The Best and Worst of…Angelo Carter

Let’s face it — some people are good at public speaking and some are not.

I…am not.

Angelo Carter — moderator for our 10 a.m. CMEpalooza Fall session entitled Why Did My Grant Request Get Rejected? and subject of our most recent moderator interview — is. It’s a pleasure just to listen to him talk, even moreso when he’s talking about some of his best and worst experiences in CME (that, ladies and gentlemen, is what is known as a segue. Please hold your applause.)

Check out our conversation below and feel free to skip over the parts where I’m speaking. At the very least, be sure to listen to the section where Angelo describes a time when one of his superiors described his numbers supporting the value of CME as “hocus pocus.” It’s a great example of taking a potentially negative experience and turning it into something positive in the long term.

10 Reasons You Should Watch CMEpalooza Fall

10. It’s the same cost whether one person from your organization attends or 50 people from your organization attend: nothing.

9. Dude, have you seen our agenda? I mean, c’mon…

8. Tell your boss you won’t be in because you’re watching CMEpalooza Fall at home. Spend the day curled up on the couch with your laptop, pajamas, and a cup of fair-trade, locally roasted, recently ground, French-pressed coffee (or watch from your office in a suit with a cup of crappy Keurig coffee if that’s what floats your boat.)

7. So we can tell our sponsors that lots of people watched (hey – at least I’m being honest.)

6. Three words: CME. Pecha. Kucha. Or is that five words? Is it one word for each letter since CME is an acronym? Five words: C. M. E. Pecha. Kucha. Forget it, let’s move on…

5. No sessions with “QI” in the title. Look, by no means am I poo-pooing the QI movement currently sweeping CME nation, but it does seem like we go through phases where a certain subject is the “hot topic” of the moment and we get one session after another about it at the various conferences we go to. A few years ago it was REMS. More recently it was the Sunshine Act. Now it’s QI. When Scott and I were putting together the agenda, we purposely stayed away from any QI-centric sessions, just to give people a bit of a break.

4. The scuttlebutt around the water cooler has it that Scott will be doing a how-to demo of the “Nae Nae” during one of the sessions. I can’t comment on the accuracy of this report or predict during which session it might happen, but I recommend watching them all just in case.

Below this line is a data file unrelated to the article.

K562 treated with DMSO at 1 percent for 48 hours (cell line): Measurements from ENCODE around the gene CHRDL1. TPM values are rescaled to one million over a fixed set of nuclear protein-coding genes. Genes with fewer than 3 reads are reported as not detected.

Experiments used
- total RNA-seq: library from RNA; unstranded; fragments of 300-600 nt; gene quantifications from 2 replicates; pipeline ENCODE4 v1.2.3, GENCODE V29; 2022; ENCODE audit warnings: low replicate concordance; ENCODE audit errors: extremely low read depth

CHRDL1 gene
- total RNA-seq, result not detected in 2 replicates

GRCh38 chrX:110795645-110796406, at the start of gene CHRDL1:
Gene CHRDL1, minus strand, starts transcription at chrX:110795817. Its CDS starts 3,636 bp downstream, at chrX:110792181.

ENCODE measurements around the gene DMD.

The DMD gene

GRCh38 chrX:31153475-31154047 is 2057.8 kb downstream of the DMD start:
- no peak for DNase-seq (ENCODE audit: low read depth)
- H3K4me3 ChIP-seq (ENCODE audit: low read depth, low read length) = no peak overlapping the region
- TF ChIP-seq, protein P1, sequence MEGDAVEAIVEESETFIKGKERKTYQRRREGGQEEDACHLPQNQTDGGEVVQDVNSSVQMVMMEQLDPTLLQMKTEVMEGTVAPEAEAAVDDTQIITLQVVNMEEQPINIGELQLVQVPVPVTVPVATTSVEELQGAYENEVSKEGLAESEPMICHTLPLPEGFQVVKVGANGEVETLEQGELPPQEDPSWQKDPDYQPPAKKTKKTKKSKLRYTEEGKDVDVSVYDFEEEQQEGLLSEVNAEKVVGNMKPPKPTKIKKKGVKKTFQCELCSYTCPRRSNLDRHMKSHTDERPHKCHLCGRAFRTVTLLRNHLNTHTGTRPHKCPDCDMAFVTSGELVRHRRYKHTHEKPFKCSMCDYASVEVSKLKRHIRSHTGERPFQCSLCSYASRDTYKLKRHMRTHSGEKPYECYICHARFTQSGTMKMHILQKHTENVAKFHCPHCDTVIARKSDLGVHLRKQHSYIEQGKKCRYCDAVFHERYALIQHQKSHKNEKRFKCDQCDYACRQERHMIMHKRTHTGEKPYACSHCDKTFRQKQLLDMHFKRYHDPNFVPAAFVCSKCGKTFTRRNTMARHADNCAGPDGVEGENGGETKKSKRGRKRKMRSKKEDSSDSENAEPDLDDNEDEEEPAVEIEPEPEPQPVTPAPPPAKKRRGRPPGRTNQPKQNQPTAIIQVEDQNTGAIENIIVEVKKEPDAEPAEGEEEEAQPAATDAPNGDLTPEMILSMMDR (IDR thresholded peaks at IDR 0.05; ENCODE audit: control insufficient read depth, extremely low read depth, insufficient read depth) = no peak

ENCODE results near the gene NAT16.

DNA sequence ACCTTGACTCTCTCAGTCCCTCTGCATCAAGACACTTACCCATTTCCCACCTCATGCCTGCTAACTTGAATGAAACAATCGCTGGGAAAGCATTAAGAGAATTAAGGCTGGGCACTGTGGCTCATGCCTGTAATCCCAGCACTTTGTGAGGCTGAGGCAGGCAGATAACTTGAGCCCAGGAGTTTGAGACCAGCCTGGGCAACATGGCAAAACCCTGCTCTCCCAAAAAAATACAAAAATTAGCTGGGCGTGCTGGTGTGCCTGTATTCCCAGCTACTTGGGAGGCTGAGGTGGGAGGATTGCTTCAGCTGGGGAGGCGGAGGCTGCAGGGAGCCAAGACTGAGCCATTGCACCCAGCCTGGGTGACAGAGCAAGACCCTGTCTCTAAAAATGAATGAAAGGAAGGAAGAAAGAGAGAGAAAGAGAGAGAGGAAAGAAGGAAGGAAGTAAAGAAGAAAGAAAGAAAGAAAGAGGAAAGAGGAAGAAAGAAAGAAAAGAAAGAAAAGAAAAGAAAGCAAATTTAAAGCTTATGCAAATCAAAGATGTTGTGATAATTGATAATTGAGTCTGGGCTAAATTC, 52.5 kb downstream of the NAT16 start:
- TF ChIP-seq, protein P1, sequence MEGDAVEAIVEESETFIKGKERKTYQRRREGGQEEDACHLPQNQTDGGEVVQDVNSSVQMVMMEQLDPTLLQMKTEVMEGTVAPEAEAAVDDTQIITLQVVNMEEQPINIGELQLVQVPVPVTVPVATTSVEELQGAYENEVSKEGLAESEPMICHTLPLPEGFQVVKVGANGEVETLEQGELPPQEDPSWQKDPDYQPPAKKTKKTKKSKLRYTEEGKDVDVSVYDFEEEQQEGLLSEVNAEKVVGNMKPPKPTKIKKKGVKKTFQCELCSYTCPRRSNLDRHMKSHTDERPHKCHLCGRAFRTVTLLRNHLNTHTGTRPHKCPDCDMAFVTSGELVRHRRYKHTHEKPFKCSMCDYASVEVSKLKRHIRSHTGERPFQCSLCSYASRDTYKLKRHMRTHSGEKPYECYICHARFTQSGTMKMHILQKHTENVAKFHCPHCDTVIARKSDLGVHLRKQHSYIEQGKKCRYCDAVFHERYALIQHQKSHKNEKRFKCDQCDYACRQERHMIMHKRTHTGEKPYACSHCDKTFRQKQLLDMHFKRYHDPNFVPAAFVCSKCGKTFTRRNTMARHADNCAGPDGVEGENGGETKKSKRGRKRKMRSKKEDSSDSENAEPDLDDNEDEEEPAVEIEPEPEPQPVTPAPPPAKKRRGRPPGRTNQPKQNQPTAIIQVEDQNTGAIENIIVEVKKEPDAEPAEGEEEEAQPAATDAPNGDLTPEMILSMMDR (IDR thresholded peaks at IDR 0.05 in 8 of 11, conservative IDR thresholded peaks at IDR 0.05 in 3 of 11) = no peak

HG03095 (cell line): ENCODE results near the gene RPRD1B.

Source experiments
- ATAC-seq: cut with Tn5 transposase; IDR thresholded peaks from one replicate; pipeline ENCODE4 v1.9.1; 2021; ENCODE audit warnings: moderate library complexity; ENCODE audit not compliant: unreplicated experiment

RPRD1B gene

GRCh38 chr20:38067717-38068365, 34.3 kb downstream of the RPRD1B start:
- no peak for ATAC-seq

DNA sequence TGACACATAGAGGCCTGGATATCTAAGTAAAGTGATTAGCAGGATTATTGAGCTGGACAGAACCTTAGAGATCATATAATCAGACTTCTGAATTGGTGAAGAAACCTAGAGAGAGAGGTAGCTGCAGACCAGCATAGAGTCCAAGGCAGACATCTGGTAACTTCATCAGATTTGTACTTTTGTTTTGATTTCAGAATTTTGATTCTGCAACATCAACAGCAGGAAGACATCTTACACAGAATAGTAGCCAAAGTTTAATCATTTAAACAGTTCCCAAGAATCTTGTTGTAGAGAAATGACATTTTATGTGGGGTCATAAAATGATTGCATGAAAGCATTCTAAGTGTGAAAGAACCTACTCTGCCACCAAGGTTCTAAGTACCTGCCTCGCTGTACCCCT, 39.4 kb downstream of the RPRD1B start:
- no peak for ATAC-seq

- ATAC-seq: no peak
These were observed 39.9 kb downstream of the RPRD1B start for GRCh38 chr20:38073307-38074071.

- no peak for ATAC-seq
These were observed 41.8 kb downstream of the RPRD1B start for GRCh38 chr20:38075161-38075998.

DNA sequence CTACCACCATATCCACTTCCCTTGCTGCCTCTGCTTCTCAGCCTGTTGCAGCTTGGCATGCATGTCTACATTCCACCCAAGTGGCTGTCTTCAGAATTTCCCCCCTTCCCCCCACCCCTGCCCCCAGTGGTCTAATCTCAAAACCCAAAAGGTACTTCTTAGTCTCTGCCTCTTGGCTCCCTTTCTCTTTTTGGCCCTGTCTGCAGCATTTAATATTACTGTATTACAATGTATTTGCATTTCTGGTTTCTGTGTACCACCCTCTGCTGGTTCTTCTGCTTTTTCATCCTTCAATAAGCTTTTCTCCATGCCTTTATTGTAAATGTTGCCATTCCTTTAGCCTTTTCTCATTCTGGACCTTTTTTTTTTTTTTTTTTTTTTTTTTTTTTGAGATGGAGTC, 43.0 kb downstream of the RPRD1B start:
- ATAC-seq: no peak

3. Get a new perspective on common issues. Are you frustrated with your faculty? Annoyed with the grant review process? Confused by millennials? Clueless about patient education? Bored with Moore’s outcome levels? Stumped by grand rounds? CMEpalooza Fall will touch on each of these topics and, hopefully, bring some fresh ideas for you to put into practice.

2. Because it’s gonna be good. I promise.

1. Have I mentioned it’s free?

The Best and Worst of… Annette Donawa

In the “one take” land of CMEpalooza, there are no do-overs. When we make a mistake, we just go with it. It’s kind of our thing. Everything may not always be polished and flawless, but that’s what (at least we hope), makes us a bit more real.

You’ll see what I mean in our latest moderator interview when I continually butcher our moderator’s name. So sit back, grab yourself a box of Goobers, and enjoy “The Best and Worst of… Annette Donawa.”

Dr. Donawa will be moderating the anchor session of CMEpalooza Fall, entitled “Grand Rounds in the 21st Century: Fixing the Historical Model.” The session is being sponsored by Paradigm Medical Communications. It’s a session that came about as a result of learner comments from our Spring session, so don’t think we don’t listen to you!

Guess Who’s (Sorta, Kinda) Coming to Dinner?

In about 48 hours, Pope Francis is going to be at my door. OK, maybe he won’t quite make it to my front step, but he’ll be only a few blocks away from my house in downtown Philadelphia, which is close enough in my book.